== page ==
Filion said his goal is to reach 15,000 wins. For comparison's sake, Laffit Pincay Jr. is Thoroughbred racing's all-time leading jockey with more than 9,370 wins.At Harrington, Filion will compete against Eddie Davis, with whom he dead-heated for most victories in a season in 1981. Davis just became the ninth driver to win 8,000 races when he turned the trick at Rosecroft Raceway in Maryland.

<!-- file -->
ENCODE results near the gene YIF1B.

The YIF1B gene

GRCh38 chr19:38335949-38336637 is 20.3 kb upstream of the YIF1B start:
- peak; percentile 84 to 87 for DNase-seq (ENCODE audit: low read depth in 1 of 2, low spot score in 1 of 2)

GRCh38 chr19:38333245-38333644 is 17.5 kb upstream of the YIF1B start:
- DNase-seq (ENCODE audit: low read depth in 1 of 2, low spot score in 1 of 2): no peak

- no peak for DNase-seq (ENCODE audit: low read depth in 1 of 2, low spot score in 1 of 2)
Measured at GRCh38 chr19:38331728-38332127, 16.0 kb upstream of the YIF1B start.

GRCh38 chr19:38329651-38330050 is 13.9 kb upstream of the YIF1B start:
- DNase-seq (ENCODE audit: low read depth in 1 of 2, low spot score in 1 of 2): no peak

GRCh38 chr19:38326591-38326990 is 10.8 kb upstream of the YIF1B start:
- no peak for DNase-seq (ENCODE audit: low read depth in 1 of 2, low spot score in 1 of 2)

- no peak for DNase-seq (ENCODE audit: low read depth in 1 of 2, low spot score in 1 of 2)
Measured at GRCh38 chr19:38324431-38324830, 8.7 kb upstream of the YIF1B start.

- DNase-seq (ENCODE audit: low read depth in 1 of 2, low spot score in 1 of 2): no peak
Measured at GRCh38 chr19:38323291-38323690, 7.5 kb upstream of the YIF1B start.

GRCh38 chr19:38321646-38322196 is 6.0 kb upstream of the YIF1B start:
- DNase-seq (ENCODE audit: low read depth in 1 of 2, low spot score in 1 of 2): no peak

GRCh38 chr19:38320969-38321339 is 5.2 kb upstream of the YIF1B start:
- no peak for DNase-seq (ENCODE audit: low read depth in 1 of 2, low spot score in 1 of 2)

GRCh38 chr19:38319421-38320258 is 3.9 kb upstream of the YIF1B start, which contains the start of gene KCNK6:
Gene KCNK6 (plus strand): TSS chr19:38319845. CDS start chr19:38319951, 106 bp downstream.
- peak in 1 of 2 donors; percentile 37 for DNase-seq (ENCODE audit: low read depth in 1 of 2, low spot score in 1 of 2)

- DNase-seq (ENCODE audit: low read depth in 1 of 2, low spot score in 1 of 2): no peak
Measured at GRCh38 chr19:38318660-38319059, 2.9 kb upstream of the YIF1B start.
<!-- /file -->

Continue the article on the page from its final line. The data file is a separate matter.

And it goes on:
Standardbred racing's all-time leading driver, on the sidelines since 1995 after his involvement in a wire-tap investigation, is scheduled to return to the track June 23 at Harrington Raceway in Delaware.Herve Filion, now 62, had won 14,783 harness races before his driving career was put on hold. Though he was cleared by courts in New York, he has failed to obtain a license from the New York State Racing and Wagering Board in the state where he won many of his races."I have done nothing wrong," Filion told the Delaware State News. "Nothing to justify my treatment by New York."Filion is a harness racing legend who perfected the art of driving doubleheaders on many race days. He would race at Freehold Raceway in the afternoon, and then fly by helicopter to New York, where he drove in the evening at Yonkers Raceway and defunct Roosevelt Raceway.He also made his mark at two defunct Delaware Valley harness tracks, Brandywine Raceway and Liberty Bell Park. He drove his last race at Yonkers."Even though I haven't driven in a while, I've been working with horses right along," Filion told the newspaper. "I'm in top physical condition and I'm ready to go."Despite New York's move, Pennsylvania granted him a license earlier in June. On June 17, Delaware followed suit. The re-licensing has raised concerns in the pari-mutuel industry over the practice of reciprocity, whereby jurisdictions honor each others' decisions."After reviewing everything upon receiving his application, I could see no reason to deny him the right to race in Delaware," said Don Harmon, the Delaware Harness Racing Commission's presiding judge.